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High-quality video is an invaluable way of transporting viewers to the past and helping to put the world in context. From the late 19th century to today, cameras have been there to capture some of history’s most important moments, from pivotal battles, to civil rights marches, and even moonwalks. However, as A History of the World According to Getty Images details, some of the most extraordinary footage ever shot is locked away behind paywalls by a few companies that charge exorbitant fees for access and usage – even in cases where the material has entered the public domain, or was never even owned by anyone at all. In his riveting video essay, the UK filmmaker Richard Misek sets out to release these images from ‘captivity’. Starting with a montage of dramatic historical footage followed by a roundup of the high price-tag they command, Misek then dives into a series of clips one at a time to detail their history, including how visual media companies have exploited them. Ultimately, he makes a compelling argument that this murky practice has major public interest implications that extend far beyond the high price-tag for filmmakers.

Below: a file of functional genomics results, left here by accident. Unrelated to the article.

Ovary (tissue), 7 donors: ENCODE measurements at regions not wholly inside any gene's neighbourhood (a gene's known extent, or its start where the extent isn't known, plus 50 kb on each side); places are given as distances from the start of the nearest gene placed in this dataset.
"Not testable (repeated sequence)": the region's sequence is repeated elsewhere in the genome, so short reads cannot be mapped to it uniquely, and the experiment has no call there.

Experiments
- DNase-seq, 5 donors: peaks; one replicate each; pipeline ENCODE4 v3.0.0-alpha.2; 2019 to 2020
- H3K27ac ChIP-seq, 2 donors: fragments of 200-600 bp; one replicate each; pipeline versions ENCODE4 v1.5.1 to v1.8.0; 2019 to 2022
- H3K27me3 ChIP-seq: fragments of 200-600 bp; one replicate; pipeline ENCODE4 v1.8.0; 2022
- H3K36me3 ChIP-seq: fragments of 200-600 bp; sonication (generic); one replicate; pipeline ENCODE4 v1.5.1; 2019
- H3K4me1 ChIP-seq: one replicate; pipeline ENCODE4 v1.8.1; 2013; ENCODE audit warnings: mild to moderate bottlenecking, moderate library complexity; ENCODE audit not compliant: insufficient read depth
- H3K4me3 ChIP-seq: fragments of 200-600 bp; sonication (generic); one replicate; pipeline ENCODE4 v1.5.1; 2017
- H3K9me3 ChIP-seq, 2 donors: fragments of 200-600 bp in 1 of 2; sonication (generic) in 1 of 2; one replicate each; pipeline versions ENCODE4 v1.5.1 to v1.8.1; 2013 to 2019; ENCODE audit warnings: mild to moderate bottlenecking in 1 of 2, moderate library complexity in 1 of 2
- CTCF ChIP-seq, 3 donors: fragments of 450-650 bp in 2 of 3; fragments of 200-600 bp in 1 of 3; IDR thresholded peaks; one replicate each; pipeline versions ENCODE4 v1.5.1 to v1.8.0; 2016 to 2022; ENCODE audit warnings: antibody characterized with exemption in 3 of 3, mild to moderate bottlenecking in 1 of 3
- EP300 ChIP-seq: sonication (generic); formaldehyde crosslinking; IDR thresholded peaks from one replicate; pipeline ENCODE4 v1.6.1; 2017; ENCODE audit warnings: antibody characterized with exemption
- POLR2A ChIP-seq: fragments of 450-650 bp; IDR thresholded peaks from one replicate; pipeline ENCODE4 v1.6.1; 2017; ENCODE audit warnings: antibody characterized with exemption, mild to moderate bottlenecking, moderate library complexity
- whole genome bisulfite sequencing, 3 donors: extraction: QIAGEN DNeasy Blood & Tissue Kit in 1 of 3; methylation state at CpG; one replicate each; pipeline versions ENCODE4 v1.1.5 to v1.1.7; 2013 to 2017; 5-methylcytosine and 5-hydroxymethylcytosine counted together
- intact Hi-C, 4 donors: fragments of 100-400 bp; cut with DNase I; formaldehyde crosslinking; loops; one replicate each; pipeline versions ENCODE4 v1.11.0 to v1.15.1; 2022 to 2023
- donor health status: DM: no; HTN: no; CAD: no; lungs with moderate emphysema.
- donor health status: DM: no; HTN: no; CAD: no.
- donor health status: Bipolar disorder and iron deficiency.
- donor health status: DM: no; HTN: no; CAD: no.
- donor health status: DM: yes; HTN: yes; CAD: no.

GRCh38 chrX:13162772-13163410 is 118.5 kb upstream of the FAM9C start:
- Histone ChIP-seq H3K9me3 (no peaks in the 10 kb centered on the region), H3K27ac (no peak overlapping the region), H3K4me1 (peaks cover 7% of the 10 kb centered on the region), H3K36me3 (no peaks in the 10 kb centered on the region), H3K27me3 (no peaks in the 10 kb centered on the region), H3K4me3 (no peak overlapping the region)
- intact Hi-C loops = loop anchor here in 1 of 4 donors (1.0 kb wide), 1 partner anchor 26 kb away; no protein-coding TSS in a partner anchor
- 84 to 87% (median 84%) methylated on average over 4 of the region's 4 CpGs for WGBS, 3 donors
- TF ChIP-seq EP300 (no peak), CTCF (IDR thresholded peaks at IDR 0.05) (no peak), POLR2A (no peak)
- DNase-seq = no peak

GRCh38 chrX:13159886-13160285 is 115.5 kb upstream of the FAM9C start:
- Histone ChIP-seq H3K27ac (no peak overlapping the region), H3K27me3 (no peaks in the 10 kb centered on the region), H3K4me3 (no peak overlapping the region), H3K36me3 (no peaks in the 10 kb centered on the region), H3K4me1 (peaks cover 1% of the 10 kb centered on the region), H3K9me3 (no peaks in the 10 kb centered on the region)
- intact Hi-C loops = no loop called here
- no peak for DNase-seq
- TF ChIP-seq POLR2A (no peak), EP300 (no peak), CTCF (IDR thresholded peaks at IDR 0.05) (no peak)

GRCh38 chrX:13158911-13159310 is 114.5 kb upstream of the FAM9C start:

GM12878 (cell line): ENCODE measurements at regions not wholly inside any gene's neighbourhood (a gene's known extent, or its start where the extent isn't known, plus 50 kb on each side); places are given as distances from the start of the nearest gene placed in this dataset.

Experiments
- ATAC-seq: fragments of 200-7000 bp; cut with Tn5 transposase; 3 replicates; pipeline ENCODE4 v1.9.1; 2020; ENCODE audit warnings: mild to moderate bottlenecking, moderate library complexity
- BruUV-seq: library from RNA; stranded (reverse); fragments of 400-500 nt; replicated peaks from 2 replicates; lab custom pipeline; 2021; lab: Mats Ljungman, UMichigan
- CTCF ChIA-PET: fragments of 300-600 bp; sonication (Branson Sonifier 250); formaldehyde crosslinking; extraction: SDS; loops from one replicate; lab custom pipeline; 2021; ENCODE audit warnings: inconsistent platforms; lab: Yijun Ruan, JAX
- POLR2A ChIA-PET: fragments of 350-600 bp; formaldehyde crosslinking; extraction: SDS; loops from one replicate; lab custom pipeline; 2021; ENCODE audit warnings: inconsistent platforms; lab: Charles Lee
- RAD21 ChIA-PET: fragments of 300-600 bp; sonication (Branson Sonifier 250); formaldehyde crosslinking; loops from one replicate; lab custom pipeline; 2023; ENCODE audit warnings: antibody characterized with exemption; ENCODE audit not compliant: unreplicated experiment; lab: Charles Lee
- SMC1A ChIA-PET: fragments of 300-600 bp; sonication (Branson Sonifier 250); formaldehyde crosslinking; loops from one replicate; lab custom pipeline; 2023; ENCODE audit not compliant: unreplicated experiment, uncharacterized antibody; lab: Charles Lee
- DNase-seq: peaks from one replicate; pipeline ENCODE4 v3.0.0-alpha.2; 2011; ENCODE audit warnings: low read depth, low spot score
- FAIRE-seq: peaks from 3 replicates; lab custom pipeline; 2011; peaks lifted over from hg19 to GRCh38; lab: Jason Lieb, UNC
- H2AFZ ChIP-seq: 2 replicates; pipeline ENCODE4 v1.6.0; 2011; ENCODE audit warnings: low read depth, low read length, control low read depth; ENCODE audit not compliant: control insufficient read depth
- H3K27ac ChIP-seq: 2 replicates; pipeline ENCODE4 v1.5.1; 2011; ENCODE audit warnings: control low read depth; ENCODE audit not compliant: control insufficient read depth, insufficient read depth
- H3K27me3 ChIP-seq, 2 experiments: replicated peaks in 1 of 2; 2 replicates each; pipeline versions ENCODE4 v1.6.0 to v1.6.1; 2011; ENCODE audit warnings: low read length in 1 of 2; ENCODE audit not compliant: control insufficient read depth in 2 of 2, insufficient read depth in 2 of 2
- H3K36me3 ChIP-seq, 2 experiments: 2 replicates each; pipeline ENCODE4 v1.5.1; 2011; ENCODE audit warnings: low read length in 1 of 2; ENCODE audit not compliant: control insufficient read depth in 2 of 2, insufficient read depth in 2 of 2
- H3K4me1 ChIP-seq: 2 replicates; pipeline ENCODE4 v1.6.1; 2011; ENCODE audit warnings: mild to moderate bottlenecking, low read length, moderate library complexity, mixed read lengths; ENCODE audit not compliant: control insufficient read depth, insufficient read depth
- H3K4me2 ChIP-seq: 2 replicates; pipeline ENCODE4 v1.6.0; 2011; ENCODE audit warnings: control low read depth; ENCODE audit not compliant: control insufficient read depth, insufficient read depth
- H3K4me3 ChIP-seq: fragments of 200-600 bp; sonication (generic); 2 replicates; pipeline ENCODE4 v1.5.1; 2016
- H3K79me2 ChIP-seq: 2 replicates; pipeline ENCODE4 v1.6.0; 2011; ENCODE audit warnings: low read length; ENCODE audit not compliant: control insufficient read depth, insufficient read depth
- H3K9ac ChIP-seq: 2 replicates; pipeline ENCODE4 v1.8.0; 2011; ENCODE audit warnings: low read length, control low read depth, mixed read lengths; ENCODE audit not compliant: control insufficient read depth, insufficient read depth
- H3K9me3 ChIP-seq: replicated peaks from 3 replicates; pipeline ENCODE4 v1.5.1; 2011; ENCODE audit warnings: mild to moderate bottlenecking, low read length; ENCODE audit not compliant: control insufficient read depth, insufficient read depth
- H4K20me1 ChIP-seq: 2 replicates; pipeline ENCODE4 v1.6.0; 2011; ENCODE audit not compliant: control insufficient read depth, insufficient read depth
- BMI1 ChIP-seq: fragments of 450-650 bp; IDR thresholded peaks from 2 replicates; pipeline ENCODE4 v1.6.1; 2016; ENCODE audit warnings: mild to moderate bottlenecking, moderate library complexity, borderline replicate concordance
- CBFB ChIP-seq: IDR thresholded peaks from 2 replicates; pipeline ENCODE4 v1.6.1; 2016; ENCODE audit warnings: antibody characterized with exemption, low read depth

Director: Richard Misek
Producer: Thorvald Nilsen
Technology and the self
Greetings from Green Bank – the small town where modern technology is banned
Stories and literature
What makes John Keats’s ‘Ode on a Grecian Urn’ so enduringly powerful?
Dance and theatre
How a Noh mask-maker summons a lifelike face from a single block of wood
The ancient world
What wine vessels reveal about politics and luxury in ancient Athens and Persia
David Goldblatt captured the contradictions of apartheid in stark black and white
Love and friendship
When drawing your muse hundreds of times becomes an exercise in love
Thinkers and theories
Is simulation theory a way to shirk responsibility for the world we’ve created?
A dazzling slice-by-slice exploration of wood exposes hidden patterns and hues
In Rwanda, Sébastien finds traces of personal history in the wake of national tragedy